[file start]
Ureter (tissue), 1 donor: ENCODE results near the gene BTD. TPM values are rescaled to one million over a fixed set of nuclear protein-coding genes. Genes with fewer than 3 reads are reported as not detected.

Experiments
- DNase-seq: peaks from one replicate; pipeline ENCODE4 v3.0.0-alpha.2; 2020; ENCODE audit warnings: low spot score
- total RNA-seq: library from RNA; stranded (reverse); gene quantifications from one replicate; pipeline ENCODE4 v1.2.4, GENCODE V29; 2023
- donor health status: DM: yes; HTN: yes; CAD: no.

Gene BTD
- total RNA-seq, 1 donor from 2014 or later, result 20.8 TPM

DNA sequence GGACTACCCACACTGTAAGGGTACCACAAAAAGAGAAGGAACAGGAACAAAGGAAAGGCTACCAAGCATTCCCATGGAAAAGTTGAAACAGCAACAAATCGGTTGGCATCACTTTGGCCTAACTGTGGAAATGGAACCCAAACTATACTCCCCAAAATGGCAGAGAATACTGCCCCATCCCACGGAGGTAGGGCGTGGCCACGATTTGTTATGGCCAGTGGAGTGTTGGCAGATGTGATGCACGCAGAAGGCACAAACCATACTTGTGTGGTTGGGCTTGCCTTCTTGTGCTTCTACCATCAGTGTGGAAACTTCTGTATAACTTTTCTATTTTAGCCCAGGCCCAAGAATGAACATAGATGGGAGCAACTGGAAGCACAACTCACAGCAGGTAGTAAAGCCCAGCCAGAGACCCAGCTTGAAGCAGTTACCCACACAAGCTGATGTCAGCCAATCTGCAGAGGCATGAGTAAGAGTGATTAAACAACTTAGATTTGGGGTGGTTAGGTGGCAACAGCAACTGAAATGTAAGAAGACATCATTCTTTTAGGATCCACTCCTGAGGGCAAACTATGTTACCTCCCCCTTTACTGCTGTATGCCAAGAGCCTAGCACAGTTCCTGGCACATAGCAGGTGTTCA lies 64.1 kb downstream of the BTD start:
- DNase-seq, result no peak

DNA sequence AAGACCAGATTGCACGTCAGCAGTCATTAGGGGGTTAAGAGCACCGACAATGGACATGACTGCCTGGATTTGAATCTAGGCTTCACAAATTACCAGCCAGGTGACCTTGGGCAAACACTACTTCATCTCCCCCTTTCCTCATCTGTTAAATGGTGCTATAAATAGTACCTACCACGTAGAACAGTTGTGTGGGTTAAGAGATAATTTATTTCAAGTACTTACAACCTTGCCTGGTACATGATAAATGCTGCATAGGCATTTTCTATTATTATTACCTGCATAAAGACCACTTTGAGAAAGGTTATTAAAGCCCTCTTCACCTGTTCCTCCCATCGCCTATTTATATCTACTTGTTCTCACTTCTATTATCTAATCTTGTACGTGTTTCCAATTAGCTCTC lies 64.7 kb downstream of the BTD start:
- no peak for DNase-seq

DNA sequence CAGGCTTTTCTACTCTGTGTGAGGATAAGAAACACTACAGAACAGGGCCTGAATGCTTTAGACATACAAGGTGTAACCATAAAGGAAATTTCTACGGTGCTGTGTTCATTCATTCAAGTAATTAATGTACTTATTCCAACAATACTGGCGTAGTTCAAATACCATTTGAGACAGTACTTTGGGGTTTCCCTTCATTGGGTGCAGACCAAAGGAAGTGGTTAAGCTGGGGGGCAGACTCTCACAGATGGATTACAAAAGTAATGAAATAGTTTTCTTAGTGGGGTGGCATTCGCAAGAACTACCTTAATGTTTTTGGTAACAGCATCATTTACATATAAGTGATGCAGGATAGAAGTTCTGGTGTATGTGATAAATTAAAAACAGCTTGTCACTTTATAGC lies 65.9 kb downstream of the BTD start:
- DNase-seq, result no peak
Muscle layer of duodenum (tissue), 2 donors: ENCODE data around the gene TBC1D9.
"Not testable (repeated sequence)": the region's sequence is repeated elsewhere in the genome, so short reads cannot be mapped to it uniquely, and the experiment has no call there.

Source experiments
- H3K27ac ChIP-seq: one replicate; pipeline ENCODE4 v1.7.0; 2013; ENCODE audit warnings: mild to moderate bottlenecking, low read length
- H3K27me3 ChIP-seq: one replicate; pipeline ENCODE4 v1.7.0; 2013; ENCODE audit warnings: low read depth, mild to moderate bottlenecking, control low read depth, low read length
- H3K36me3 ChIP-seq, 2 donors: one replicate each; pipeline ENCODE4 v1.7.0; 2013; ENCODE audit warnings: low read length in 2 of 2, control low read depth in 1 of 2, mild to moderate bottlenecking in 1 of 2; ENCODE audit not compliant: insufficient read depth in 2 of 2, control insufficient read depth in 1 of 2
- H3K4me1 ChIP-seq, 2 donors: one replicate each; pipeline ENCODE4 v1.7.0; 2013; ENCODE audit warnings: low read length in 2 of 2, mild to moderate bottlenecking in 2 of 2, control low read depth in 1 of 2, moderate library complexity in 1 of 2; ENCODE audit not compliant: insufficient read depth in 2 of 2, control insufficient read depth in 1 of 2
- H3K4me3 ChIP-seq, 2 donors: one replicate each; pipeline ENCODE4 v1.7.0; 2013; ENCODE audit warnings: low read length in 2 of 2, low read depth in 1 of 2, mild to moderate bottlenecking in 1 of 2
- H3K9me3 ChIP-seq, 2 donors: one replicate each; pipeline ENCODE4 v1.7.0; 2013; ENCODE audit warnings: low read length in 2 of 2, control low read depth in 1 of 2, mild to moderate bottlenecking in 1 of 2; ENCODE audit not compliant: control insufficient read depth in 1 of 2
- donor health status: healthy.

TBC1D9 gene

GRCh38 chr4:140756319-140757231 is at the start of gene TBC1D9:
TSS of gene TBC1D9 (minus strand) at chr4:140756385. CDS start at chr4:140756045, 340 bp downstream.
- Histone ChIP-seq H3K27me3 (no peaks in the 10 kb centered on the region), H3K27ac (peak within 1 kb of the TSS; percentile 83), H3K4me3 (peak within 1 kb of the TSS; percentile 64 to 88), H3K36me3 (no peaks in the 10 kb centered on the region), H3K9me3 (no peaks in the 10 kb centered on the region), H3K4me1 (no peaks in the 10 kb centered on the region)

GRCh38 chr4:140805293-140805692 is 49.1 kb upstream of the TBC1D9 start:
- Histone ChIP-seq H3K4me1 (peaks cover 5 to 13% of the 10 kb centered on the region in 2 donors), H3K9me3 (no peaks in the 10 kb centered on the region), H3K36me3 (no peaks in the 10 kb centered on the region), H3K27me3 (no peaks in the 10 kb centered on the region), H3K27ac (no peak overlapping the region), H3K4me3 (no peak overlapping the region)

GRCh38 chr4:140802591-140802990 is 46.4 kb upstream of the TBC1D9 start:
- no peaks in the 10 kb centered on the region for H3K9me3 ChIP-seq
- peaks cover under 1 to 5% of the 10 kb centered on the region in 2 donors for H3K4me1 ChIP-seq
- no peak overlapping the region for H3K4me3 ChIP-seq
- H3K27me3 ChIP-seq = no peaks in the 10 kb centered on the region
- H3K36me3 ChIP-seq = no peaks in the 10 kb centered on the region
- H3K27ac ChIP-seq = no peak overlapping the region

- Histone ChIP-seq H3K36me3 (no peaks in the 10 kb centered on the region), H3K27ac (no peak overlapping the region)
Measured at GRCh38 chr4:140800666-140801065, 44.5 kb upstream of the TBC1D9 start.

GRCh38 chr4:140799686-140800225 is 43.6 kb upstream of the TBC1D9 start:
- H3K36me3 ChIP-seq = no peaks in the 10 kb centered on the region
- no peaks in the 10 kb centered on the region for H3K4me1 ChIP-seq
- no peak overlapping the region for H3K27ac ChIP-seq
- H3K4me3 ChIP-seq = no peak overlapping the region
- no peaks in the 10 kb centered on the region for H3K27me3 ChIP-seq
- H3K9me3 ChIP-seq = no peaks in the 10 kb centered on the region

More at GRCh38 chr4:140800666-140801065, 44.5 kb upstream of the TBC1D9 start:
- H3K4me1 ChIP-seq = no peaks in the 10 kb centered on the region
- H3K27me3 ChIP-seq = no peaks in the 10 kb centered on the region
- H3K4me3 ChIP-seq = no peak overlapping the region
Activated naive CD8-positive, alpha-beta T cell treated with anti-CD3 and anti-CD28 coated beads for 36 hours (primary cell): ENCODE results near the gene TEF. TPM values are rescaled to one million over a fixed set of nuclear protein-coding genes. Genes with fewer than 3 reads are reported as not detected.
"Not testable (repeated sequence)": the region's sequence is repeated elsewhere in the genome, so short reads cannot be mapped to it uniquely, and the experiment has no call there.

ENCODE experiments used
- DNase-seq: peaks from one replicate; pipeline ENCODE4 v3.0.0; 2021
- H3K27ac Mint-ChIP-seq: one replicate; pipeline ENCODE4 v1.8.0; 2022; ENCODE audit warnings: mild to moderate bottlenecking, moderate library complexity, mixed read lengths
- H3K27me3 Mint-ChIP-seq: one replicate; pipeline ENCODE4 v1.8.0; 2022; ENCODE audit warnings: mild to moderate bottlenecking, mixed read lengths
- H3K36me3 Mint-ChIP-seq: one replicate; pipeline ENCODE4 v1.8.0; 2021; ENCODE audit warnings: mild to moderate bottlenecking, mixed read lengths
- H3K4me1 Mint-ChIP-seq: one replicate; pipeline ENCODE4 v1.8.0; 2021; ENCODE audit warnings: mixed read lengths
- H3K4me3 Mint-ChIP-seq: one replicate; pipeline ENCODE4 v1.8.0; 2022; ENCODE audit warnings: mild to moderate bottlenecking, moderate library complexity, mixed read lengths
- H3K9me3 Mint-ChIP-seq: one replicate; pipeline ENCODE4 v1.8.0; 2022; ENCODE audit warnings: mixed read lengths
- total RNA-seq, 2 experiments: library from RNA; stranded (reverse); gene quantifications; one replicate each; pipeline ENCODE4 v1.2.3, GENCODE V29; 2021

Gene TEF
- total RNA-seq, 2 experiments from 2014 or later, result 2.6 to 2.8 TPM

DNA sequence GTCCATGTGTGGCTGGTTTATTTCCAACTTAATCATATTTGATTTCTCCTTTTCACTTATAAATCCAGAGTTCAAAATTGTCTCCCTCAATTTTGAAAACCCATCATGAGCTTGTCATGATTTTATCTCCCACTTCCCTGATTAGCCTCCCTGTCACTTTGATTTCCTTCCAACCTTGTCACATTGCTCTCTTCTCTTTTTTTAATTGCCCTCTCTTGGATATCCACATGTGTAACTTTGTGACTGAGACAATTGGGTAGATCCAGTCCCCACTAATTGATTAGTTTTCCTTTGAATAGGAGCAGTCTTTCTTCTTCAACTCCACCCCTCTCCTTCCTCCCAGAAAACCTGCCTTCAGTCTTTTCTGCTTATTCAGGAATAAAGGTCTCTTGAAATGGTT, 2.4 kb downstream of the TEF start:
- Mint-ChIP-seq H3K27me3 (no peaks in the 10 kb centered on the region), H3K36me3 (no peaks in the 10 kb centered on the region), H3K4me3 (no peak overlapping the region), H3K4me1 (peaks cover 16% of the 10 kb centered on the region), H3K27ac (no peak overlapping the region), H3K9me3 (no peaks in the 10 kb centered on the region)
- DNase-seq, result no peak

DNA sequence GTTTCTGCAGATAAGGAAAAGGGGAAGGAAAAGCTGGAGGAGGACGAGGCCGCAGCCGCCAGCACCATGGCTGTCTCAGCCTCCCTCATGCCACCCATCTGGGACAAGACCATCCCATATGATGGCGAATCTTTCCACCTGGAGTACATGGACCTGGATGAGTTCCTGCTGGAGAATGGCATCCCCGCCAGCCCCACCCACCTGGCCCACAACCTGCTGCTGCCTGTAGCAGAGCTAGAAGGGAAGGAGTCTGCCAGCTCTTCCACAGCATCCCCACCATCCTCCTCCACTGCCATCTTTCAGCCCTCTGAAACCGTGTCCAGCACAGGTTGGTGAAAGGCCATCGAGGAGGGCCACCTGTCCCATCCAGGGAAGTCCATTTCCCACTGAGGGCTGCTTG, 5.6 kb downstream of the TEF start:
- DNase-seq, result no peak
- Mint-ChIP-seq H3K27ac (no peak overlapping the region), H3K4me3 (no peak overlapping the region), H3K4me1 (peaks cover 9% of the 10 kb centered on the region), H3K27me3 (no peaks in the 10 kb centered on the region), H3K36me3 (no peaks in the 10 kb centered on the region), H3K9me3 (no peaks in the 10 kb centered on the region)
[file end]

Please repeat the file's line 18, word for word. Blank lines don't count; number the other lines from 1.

- H3K27me3 ChIP-seq: one replicate; pipeline ENCODE4 v1.7.0; 2013; ENCODE audit warnings: low read depth, mild to moderate bottlenecking, control low read depth, low read length